used more than anything else as a video filmmaker. My aids
in this complex task would be the following plug-ins:
-- a keying plug-in that works wonders with removing greenscreen.
It gives you complete control of the matte you make, and
a great feature of simple black and white status showing
what is going to be transparent and what will remain.
-- a time control plug-in, it does an amazing job of slowing
video through various forms of morphing between frames.
The result is a super smooth slow down.
-- a plug-in that adds film-like qualities to video such
as grain, dirt and scratches, film stock, and color toning.
It also alters frame time to look more like 24fps.
these plug-ins helped me achieve effects I wouldn't have been
able to accomplish otherwise, they couldn't do everything.
The number one issue I faced from the footage was trying to
key out the underwater greenscreen. Going into this project,
I had checked out Hydrolfex's How-To of underwater greenscreening,
and found that to do it right would've been costlier than
anything I could manage. So I know I'd have to do it the wrong
way, and make up for it in post (never a wise choice). This
meant hours and hours and days and even weeks of creating
hand-mattes in After Effects using keyframed masks.
was as follows:
the raw underwater footage and bump up the contrast to give
the cleanest green screen to foreground difference. The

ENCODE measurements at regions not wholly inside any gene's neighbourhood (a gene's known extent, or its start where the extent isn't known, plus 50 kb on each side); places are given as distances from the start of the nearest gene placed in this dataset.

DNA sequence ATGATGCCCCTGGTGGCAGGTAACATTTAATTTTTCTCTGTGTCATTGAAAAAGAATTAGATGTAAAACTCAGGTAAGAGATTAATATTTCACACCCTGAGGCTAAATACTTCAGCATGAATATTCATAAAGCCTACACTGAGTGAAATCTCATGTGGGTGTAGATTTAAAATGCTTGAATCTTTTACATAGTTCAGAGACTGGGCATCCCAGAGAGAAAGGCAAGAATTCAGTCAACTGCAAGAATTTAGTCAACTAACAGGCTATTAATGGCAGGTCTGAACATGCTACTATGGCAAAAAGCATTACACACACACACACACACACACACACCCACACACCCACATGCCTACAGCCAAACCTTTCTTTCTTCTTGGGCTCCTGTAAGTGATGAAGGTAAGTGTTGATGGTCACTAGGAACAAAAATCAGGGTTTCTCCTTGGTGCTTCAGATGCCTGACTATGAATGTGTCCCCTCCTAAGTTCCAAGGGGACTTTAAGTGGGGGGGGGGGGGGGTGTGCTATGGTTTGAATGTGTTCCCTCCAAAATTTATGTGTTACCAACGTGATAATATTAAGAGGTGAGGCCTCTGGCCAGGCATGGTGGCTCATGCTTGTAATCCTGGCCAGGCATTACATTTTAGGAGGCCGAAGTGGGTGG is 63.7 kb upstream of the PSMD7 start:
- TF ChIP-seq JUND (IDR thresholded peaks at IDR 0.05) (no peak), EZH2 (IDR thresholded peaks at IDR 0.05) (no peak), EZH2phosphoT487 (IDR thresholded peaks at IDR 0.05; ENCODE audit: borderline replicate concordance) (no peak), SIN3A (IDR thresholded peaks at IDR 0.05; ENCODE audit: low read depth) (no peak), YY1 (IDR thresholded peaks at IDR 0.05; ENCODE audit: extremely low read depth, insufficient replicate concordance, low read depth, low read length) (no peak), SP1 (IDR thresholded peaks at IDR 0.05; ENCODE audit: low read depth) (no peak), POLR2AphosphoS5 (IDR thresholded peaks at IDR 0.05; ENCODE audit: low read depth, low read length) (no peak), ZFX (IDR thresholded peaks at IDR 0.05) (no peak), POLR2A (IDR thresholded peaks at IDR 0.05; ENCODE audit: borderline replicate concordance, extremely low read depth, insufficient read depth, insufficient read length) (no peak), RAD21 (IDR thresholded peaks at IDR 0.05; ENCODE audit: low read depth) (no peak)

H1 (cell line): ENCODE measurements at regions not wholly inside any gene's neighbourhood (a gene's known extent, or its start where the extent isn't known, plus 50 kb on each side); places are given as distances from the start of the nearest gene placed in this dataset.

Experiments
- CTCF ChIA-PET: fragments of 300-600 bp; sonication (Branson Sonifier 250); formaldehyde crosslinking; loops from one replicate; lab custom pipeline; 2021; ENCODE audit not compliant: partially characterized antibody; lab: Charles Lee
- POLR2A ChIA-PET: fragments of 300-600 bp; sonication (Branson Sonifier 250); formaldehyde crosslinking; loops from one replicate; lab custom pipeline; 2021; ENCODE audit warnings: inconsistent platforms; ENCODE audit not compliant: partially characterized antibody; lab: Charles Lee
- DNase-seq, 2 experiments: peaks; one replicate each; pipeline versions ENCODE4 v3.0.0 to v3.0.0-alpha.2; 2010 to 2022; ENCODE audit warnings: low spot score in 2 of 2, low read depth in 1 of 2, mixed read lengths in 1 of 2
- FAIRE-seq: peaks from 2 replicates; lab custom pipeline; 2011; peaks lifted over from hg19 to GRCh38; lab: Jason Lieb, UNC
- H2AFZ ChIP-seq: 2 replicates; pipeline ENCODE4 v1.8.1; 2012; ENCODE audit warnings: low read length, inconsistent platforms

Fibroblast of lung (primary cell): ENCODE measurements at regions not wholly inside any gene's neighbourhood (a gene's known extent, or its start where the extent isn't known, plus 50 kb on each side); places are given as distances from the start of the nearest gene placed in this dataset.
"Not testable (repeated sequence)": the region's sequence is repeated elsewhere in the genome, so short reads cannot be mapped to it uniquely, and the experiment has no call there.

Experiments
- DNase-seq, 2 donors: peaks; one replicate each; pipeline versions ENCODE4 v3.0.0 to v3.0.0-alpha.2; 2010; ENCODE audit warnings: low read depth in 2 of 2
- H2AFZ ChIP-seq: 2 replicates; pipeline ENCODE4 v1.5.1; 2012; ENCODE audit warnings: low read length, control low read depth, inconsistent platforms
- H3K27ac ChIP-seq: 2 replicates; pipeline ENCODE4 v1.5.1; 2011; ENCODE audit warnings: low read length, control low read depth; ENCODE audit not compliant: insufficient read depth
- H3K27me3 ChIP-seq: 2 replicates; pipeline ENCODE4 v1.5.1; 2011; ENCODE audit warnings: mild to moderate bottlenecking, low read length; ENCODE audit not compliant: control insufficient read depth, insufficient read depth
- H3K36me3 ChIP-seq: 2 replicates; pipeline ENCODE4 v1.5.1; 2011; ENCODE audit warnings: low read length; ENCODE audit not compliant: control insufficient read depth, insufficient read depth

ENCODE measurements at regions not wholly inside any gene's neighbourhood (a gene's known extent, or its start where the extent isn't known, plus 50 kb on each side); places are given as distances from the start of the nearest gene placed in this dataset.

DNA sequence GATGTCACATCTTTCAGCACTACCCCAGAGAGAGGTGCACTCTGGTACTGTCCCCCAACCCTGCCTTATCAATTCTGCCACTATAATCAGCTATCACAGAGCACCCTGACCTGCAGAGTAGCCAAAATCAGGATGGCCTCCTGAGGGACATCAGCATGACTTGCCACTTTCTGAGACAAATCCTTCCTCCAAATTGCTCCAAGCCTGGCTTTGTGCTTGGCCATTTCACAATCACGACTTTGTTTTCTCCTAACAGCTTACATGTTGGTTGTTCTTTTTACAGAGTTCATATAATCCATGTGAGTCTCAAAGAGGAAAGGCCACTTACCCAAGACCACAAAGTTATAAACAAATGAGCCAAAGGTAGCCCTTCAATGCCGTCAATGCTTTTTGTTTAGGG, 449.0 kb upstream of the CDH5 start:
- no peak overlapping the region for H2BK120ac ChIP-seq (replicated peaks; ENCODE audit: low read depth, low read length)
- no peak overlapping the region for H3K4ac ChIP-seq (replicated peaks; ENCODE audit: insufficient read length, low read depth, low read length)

water got murkier and murkier, and Keylight didn't like
the interference. The results from Keylight was that everything
was slightly transparent, as the water and particles picked
up the green. So I had to drop the strength of the key enough
that the foreground actors were fully opaque.
Keylight, the screen area was only partially transparent
and there were the matters of arms and legs moving outside
the screen area. This would all have to be cleaned up by
hand. I created a mask (or multiple masks for complex areas)
and keyframed them along with the movement of the people.
Most were flailing so it meant changing the shape of the
mask for just about each frame. Depending on the situation,
some masks were very simple and polyogonal, while others
had many points and moving them was tough.
this point the actors were isolated. But most of the actors
only lasted a few seconds before they broke "character"
and went for air. This is where Twixtor came in. Applying
the plugin to the already matted footage, I was able to
stretch those sequences to 3x what they were (also stretching
my masking 3x, and making it look more fluid). This killed
render time, but I wouldn't have been able to use characters
on screen for as long as I needed them any other way.
this slowed, matted footage over the runthrough of the model,
I used After Effects motion tracker feature to track various
points in the model for individual characters. These tracked
points were linked to the position of the actor footage
using equations that link to the tracker position.
the actors' footage was linked to the run through, It was
merely a matter of filtering the result with a vignetting
mask, film grain, adding a masked layer of water texture over
blue for the final reveal of the flood, and add the credits.
The credits involved a underlying layer of slowed light through